'Assassin Game' sparks warning at Unionville High School
By John Chambless
“Assassin,” a group game that has sparked controversy in the last few years at colleges and high schools, caused a scare at Unionville High School last week.
In a March 19 message to parents, principal Paula Massanari wrote that, “A state trooper just visited my office with a concern about UHS students engaged in the 'Assassin Game.' He was just called to a home this afternoon by the owner who indicated that someone was hiding in her bushes and she was afraid. It turns out that the 'someone' was a UHS senior. The state trooper asked me to share with all of you his 'deep concerns' about students playing this game. He stated that our student was lucky that the police did not inadvertently seriously hurt him, given that they thought that he was an intruder.”
The game is known by several names and has widely varying rules, but essentially, players are assigned to eliminate each other using mock weapons until only one player remains. The eliminations can be accomplished by squirting a player with a water gun or a foam dart gun, marking them with paint or a marker, or touching them with a fake sword or knife. Players can also assassinate each other through e-mail “bombs” with specific messages, or “car bombs,” in which players put a CD in the victim's car stereo and the victim hears a message that they have been eliminated.
The problem, which has led to the game being banned at several universities, is that players can be mistaken for intruders, endangering themselves when police respond. And players can take the game too far.
In a March 17 news report, KXAN News in Austin, Texas reported that the Austin Independent School District has banned the game, called “Senior Assassins,” which was being played by seniors at the Liberal Arts and Science Academy. The district said they have told principals in the past that this type of game was not allowed.
The news report quoted a former student at the school, who graduated in 2012. “It’s part of the culture,” he said. “[Students] take markers and they have a certain target and they just try to mark their target. It’s supposed to be kind of like a knife, but obviously no one gets hurt.”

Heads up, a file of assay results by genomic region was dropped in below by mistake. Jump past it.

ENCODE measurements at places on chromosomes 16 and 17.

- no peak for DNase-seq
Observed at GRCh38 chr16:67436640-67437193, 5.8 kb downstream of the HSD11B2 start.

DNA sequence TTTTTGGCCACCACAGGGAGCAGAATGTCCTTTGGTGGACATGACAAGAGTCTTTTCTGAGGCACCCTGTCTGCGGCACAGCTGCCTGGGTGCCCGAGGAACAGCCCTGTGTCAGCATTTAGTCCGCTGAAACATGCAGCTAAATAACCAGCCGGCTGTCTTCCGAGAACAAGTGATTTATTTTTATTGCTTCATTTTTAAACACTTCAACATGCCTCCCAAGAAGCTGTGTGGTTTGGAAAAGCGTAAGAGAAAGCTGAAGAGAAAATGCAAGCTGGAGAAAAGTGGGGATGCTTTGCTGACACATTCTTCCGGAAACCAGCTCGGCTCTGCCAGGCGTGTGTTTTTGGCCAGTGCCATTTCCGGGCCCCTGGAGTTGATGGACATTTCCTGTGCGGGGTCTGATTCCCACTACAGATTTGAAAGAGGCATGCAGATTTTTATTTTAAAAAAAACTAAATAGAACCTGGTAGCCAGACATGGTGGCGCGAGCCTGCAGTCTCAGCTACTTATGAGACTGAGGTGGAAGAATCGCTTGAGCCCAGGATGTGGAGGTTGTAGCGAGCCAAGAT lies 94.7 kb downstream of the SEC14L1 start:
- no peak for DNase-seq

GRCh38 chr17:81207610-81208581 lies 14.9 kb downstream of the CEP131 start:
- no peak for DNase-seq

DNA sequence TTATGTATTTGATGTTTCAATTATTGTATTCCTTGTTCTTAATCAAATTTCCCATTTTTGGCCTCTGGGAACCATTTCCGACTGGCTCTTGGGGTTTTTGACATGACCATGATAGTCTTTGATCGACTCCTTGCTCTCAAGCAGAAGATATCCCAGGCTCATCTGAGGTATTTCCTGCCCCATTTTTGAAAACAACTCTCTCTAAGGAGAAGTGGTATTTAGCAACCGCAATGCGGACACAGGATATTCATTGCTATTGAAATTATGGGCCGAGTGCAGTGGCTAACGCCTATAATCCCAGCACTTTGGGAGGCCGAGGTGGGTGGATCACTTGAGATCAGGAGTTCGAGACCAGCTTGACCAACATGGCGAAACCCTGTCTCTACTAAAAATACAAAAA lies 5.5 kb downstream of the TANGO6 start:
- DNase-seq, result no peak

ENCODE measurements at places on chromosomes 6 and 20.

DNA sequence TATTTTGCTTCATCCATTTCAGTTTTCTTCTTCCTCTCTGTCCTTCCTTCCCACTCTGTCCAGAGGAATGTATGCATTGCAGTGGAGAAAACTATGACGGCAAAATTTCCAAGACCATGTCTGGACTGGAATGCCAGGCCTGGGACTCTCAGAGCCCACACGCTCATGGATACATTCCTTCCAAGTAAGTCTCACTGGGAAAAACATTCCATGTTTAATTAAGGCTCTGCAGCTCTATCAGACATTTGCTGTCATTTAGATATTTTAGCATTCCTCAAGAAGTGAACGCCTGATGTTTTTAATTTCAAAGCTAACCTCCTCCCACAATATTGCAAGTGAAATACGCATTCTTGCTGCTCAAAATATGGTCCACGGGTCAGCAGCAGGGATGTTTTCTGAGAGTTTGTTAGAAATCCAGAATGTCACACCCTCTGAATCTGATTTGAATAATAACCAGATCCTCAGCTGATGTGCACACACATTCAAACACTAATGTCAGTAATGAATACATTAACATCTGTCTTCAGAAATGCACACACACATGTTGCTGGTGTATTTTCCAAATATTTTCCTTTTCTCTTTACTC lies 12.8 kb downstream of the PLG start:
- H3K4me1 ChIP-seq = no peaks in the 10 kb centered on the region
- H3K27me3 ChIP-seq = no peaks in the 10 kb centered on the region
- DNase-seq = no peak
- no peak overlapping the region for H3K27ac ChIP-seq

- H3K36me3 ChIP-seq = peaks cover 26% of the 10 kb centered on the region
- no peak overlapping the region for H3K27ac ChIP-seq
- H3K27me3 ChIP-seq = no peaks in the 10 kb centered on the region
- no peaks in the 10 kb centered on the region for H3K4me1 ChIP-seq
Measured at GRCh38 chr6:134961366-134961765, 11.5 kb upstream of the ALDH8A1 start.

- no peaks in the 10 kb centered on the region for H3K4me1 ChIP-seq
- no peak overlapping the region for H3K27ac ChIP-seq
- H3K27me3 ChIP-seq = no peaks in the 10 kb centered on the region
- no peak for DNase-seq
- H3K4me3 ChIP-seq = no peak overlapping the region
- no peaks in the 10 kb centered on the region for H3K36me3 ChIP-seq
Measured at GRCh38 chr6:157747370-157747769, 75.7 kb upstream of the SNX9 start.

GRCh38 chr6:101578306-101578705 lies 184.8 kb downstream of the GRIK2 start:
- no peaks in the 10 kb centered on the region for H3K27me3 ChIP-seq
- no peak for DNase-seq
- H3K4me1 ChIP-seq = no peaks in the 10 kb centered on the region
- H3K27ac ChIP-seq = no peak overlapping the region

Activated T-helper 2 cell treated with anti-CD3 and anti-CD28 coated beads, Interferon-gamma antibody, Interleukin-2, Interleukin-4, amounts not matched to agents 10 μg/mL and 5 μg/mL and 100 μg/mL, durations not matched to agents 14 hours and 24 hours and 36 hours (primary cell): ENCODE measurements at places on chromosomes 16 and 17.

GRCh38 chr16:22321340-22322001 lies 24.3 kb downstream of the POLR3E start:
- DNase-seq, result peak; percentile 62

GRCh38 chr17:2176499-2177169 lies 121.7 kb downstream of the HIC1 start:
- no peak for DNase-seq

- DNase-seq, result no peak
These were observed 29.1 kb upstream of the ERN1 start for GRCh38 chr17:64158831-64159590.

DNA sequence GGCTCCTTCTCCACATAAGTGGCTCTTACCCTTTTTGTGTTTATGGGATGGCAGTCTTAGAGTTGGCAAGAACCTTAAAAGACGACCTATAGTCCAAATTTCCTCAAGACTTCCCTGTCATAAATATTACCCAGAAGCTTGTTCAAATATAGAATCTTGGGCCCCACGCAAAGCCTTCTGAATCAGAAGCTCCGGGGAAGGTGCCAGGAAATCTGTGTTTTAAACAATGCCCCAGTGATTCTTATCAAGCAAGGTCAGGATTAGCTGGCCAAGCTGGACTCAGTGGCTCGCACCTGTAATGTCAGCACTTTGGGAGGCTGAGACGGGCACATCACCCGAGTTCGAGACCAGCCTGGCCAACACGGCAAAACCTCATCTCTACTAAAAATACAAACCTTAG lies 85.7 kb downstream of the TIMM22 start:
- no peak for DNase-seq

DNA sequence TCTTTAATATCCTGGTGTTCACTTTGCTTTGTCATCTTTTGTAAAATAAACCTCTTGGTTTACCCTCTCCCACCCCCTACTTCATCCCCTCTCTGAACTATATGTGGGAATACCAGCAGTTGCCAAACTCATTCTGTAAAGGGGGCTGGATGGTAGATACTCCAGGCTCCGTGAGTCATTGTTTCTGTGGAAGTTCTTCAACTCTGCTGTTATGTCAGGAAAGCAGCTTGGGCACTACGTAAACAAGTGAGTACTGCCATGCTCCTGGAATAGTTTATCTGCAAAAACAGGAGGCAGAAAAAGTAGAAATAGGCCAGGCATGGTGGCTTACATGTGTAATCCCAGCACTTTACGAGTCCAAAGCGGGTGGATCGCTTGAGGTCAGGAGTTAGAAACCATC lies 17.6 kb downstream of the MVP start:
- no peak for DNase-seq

In another news story this month, CBS News in Boston reported that misdemeanor charges may be brought against students in Merrimack, N.H., who were playing the game. The game is an annual tradition for seniors, who pay to participate. They are given names of students they need to target with a water gun. The last student standing wins the cash jackpot.
Students went to a home to target a senior. He backed out of his driveway and into a car that was blocking his exit. “The student that was trying to leave his driveway was the target of the assassin with the squirt gun,” said Lt. Dean Killkelly of the Merrimack Police Department. Killkelly said no one was hurt, but, “Our concern is that it’s escalating to the point where someone might get hurt. Property is getting damaged,” he said.
Last year, New Hampshire police fielded complaints about students hopping fences and trespassing to gain access to others playing the game. In other cases, they sneak into houses and cars.
While the situation at Unionville High School has not reached that point, Massanari was clear that the game is not welcome on the campus.
“We are giving students the message here at UHS that they may not exchange money related to this game while they are at school and/or may not carry out any 'assassinations' on school property,” she wrote. “However, as you know, what students do outside of school falls under your parental jurisdiction. I encourage the parents of every UHS student, especially seniors, to have a serious discussion about this game with your child tonight.”